House oversight panel seeks documents on Target breach
By Mark Hosenball
WASHINGTON (Reuters) - A House of Representatives committee with broad investigative jurisdiction has turned up the heat on Target Corp, demanding that the No. 3 U.S. retailer turn over internal documents and messages describing how and when it learned of a recent massive consumer data breach.
In a letter made available on Tuesday to Reuters, the House Committee on Oversight and Government Reform requested that Target turn over all documents or communications generated between November 1 and December 13, in which Target employees or "agents" discuss "any suspicion" that a data breach had occurred.
The committee set a deadline of March 10 for Target to turn over the materials. If the company does not comply, the committee's majority Republicans have the power to issue a subpoena forcing the company's compliance.
The news came a day before the company is expected to report fourth-quarter earnings and its leaders face Wall Street analysts for the first time since the breach.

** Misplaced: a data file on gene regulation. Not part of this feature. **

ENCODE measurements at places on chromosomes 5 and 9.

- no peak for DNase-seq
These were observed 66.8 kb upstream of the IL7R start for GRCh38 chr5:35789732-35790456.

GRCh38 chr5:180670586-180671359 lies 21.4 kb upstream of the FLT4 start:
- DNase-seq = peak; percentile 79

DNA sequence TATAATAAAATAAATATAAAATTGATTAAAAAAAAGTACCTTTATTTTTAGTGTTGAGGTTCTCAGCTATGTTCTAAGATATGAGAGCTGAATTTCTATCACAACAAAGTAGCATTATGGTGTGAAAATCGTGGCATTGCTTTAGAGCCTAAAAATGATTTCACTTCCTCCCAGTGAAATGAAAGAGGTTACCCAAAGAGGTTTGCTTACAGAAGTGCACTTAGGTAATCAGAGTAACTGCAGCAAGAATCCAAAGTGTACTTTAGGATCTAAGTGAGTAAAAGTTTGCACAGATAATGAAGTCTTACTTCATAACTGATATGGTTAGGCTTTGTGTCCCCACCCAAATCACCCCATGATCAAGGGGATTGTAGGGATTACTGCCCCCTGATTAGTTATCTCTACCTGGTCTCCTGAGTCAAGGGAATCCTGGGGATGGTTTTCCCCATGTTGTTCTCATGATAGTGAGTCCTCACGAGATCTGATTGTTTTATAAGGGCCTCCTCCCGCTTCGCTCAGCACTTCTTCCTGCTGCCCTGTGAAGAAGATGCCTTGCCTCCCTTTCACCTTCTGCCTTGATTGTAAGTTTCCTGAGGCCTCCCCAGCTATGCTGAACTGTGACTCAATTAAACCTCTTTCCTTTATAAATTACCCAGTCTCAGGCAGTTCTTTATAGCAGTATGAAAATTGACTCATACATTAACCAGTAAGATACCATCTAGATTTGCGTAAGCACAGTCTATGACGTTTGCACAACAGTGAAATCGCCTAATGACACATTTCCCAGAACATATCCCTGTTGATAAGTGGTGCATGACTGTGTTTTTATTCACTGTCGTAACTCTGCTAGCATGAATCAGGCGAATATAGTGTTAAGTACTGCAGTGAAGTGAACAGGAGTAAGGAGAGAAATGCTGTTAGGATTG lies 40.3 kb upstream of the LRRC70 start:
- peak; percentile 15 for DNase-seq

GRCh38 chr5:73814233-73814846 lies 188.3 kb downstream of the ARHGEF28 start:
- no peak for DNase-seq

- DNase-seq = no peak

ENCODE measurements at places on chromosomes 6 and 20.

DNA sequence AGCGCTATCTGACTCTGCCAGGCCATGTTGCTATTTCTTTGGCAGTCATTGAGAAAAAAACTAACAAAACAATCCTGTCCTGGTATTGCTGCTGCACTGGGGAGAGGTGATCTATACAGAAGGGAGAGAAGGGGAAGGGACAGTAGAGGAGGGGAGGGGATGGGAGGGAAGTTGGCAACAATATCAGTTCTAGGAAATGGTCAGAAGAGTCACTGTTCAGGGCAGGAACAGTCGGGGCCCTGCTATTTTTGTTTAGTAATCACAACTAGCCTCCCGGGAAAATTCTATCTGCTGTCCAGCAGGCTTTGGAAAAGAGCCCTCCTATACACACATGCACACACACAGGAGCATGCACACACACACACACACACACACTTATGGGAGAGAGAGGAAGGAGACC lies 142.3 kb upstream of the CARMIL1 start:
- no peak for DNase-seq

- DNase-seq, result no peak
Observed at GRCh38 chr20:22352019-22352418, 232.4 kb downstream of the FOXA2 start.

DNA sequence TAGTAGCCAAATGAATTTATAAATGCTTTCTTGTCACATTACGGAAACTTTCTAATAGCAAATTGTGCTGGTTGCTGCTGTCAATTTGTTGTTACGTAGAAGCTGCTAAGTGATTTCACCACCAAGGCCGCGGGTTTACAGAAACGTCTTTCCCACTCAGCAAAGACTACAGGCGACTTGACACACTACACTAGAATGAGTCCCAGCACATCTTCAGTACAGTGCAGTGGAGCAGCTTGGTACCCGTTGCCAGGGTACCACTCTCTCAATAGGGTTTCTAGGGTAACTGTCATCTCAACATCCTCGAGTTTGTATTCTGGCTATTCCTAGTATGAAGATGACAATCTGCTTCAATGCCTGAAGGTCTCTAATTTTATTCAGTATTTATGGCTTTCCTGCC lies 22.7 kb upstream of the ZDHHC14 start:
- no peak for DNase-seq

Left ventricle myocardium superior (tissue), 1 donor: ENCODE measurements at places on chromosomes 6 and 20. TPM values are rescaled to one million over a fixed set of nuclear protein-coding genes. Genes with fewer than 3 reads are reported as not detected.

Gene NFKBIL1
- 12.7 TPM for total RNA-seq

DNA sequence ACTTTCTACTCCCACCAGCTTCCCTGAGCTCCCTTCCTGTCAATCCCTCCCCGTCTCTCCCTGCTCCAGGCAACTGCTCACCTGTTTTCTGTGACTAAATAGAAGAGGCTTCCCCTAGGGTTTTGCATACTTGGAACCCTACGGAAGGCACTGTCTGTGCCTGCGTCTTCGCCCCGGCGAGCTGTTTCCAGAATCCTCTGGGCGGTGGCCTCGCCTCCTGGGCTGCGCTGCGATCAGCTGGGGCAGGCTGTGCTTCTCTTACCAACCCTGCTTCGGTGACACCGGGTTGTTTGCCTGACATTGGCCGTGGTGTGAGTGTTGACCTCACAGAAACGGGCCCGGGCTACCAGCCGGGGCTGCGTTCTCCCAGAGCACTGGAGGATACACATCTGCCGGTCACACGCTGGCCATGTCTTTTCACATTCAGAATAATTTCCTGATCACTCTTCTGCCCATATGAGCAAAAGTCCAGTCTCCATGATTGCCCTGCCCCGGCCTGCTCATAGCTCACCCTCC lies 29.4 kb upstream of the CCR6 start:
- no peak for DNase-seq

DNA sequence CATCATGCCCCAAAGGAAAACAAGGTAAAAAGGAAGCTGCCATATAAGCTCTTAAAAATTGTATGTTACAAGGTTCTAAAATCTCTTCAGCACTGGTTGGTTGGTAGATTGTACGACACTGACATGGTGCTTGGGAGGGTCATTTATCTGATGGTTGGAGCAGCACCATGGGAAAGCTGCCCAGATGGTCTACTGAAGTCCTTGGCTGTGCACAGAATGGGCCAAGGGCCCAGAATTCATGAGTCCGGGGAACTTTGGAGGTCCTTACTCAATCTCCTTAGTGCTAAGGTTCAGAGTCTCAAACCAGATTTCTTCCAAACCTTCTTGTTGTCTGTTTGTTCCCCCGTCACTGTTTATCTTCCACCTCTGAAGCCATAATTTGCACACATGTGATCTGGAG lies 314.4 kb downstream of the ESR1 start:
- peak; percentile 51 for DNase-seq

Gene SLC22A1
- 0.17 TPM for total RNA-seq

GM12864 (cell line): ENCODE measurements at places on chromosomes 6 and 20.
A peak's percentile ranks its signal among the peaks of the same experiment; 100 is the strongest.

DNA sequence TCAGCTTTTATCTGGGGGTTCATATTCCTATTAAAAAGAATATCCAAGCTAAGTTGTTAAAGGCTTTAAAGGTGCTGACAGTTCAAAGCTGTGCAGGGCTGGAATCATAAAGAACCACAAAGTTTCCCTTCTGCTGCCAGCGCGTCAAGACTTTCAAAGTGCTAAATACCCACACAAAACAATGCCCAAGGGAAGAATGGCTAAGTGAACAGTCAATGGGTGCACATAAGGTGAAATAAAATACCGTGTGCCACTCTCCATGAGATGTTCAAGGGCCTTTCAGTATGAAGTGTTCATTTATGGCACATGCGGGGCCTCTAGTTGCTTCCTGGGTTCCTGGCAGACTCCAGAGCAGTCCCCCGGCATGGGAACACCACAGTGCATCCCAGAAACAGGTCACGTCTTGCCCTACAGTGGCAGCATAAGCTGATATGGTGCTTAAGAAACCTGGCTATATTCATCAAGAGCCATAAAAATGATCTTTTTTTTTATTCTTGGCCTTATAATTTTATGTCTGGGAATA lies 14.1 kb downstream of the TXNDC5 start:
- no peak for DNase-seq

Several analysts expect Target to slash its share buybacks as it copes with costs tied to the breach, which some estimate will cost the company $500 million to $1.1 billion.
The 19-day breach of Target's computer networks over the holiday shopping period resulted in the theft of an estimated 40 million credit and debit card records and 70 million other records with customer information, such as addresses and telephone numbers.
In the letter dated Monday, the House committee also requested any documents generated between November 1 and December 19 referring to discussions about notifying others about the data breach, and any documents generated since December 12 in which any federal agency advised the company to avoid providing information to Congress.
Congressional sources said that this is the first time the majority on the Republican-led committee had sent such a request to Target. Continued...